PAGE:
Essential mixed cryoglobulinemia [an immune complex disease that can cause various symptoms such as RF (roma factor) formation in the serum, skin rashes, vasculitis, peripheral neuropathy and glomerulonephritis], focal lymphocytic sialadenitis, autoimmune thyroiditis, prophyria cutanea tarda, lichen planus ulcer and cornea ulcer ) are extrahepatic complications that can be seen in the course of chronic hepatitis C virus infection.

Routine blood tests reveal elevations of liver enzymes called ALT and AST (see liver function tests). With subsequent tests, it is understood whether there is HCV in the blood. Tests for this purpose are to detect antibodies against HCV in the blood (Anti-HCV antibodies) and to measure the amount of HCV RNA. Genotype determination should be made in HCV positive cases. Since anti-HCV antibodies will only become positive 3-6 months after the virus enters the body, this test may not yield results in the early stages of the disease.

HCV-RNA measurement, on the other hand, is a more sensitive test that allows to understand the amount of the virus in the blood, and it can become positive in a period of sometimes as short as 15 days after the virus is taken, and it helps in early diagnosis. The response to treatment is evaluated by measuring the amount of HCV-RNA before and after treatment.

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Chronic Hepatitis C

One of the most important reasons why Hepatitis C is taken seriously is the development of chronic hepatitis C in the majority of those infected (>80%), the onset of the event is silent in the majority of patients, and therefore the disease cannot be diagnosed at an early stage. . Infection of the virus at an adult age, chronic alcohol use, overweight and HIV positivity increase the risk of becoming chronic. Fatigue and fatigue are the most common symptoms in the late phase of the disease, and other additional findings occur when liver cirrhosis develops (see Liver cirrhosis).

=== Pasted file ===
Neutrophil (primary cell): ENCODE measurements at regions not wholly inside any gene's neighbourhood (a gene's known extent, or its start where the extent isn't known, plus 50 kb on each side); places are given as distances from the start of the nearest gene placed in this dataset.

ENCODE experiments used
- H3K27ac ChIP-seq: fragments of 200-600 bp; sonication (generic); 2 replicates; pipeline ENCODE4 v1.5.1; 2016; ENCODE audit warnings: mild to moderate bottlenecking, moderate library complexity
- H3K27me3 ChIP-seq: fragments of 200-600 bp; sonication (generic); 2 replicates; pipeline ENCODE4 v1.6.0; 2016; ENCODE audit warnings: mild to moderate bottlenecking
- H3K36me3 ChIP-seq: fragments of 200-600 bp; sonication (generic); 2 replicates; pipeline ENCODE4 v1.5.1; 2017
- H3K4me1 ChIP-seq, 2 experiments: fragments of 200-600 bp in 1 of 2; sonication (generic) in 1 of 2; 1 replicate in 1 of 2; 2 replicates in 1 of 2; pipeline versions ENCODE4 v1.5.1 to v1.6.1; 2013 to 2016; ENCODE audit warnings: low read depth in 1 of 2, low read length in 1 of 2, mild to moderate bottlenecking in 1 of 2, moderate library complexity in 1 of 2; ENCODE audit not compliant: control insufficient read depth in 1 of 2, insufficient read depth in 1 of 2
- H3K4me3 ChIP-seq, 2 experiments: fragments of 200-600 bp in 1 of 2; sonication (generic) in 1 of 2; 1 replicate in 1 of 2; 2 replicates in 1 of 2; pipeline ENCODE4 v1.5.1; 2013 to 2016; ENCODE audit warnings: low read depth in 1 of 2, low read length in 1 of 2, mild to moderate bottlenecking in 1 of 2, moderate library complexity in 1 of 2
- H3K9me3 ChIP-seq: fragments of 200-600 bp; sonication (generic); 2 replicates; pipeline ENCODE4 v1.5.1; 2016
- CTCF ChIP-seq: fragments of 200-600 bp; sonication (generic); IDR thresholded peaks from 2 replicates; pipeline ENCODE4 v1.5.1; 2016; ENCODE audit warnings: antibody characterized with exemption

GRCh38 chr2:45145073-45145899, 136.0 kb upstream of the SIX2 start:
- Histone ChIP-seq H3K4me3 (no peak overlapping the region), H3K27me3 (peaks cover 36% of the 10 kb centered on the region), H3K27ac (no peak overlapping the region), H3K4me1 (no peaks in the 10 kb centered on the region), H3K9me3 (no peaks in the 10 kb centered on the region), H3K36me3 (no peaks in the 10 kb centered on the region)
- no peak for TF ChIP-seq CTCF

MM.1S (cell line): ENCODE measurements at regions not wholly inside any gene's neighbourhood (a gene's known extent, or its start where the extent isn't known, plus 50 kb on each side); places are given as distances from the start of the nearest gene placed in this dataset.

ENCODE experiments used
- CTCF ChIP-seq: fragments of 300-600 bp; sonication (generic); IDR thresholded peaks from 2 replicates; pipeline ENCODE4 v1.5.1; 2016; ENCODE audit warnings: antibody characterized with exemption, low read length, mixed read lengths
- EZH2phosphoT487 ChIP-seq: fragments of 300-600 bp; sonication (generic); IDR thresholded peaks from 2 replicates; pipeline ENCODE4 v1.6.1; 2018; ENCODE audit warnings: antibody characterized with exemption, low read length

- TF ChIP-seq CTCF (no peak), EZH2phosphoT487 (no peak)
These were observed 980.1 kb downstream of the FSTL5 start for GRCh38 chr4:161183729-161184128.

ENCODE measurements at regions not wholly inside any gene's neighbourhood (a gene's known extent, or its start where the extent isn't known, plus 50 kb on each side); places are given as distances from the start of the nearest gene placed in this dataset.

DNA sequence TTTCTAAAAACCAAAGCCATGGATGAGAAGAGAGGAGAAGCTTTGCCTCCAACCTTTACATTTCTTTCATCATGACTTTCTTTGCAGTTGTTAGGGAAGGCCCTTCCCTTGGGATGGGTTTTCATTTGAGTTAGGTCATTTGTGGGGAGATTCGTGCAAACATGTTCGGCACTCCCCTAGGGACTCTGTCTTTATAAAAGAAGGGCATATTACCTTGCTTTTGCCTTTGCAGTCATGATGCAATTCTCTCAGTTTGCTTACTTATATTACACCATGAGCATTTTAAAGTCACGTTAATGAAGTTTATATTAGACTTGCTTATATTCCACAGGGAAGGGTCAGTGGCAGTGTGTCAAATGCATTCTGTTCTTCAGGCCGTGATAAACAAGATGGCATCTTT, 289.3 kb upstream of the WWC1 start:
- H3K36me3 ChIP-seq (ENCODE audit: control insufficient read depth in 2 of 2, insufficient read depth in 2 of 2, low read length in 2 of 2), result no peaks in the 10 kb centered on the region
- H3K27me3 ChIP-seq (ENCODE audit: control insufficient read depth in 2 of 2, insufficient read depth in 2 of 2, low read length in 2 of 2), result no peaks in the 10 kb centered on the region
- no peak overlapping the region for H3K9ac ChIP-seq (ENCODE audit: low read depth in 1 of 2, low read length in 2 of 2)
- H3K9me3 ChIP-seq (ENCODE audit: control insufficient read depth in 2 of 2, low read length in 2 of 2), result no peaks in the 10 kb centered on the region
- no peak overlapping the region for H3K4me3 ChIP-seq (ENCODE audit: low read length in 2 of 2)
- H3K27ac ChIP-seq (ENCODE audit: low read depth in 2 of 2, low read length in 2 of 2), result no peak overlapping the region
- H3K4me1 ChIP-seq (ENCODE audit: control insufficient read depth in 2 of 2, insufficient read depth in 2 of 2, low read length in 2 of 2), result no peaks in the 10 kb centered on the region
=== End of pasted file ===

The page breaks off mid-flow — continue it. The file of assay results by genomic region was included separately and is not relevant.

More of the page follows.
There may not always be a correct correlation between the degree of elevation in liver enzyme levels (ALT, AST) and the severity of liver inflammation, i.e. a patient with normal or slightly elevated liver enzyme levels may have severe inflammation in the liver. inflammation may be mild). Therefore, liver needle biopsy is usually needed to understand the severity of liver damage in HCV-infected patients.

In liver needle biopsy, a tissue sample is taken from the liver with a fine needle under local anesthesia. By histopathological examination of the tissue sample taken, the degree of inflammation in the liver and whether cirrhosis has developed or not is understood. Up to 20% of patients with chronic hepatitis C develop liver cirrhosis over time (within an average of 25-30 years), and liver cancer occurs in a small portion of them (3-5% per year). Alcohol use and the development of liver cirrhosis increase the risk of developing liver cancer in chronic hepatitis C.

The progression to cirrhosis in HCV infection is slower than hepatitis B virus, and this period can vary between 10 and 30 years.

Can Hepatitis C Disease Be Treated?

What is the biggest advancement in medicine today? If you say, the biggest improvement in treatment has been in hepatitis c treatment.

About 25-30 years have passed since the discovery of Hepatitis c, during which time the genetic structure of hepatitis c was deciphered and drug treatments for the genetic code were found.

Today, we can successfully perform hepatitis c treatment with the drug treatments we provide. With 3 months of treatment, patients can get rid of this disease.